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Say What?

Everyone Needs a Voice in Boston 2024

By The Crimson Staff

The Olympic Games continue to stray farther and farther from the democratic roots of its birthplace.

Last week, Mayor Marty Walsh signed an agreement with the United States Olympic Committee that bans Boston city employees from speaking out against the Olympic Games, the International Olympic Committee, and the USOC. This ban was instituted following the USOC’s selection of Boston as its official bid city for the 2024 Summer Games.

The motivation behind the ban is clear: The IOC, which will select the 2024 Olympic city in 2017, has emphasized the need for local support as a necessary parameter for hosting the Games. In a transparent attempt to make its bid more appealing, the USOC and Mayor Walsh have caved to the ludicrous demands of the IOC.

This ban represents nothing short of an infringement of the basic First Amendment rights guaranteed to all Americans; further, it is a continuation of the disturbing trend toward the subversion of local opinion and laws during the Olympic selection process.

This is wrong. Local laws need to come before anything required or wanted by the IOC—neither Boston nor any other perspective Olympics city should be bullied into unlawful actions simply for the sake of appeasing the IOC. And there is little doubt that the ban is unlawful: Legal experts have been outspoken about the infringements of the city employees’ rights of free speech.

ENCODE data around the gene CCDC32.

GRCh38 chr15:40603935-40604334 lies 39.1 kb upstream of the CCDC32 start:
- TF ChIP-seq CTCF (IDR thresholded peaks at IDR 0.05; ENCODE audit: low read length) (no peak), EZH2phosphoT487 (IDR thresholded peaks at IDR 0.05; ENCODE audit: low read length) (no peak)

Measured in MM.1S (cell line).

While Mayor Walsh has stated that he will not limit the free speech of employees—effectively rendering the ban toothless and mute—the ban nevertheless highlights the opaque nature of the Boston’s Olympic bid, one that has often left local residents without a voice in the matter. Most notably, Mayor Walsh has ruled out a referendum on the matter, despite the overwhelming support for one. As we have previously noted, the people of Boston bear the burden of the Games, not only for three weeks in July and August of 2024, but also for the preparation before the Games and the cleanups and deficits after. Despite being a source of tremendous pride, hosting the Games has many downsides, which can include unforeseen costs, construction, and diverted attention from other, more important, public needs. It is the people of Boston who will be impacted most from hosting the Olympic Games, and it is the people of Boston who deserve most to have a say in the process.

One year ago, Marty Walsh assumed the Mayor’s Office with promises of transparency. Just recently, he followed upon those promises with further assurances to maintain a transparent Olympic bid process—he points to the scheduled public forums and release of the bid specifics as examples. However, the city remains divided on the costs and benefits of hosting the Olympics. At a bare minimum, people need to be able to speak their minds freely, without fear of repercussions. The ban signed by Mayor Walsh is a repudiation of both his own word and those of the Framers.

All Bostonians—citizens of a free and democratic city—including those who work for the city, deserve to have a say in whether their city hosts the 2024 Summer Games. A repeal of the ban and the opening of public discussion would be a proper first step.

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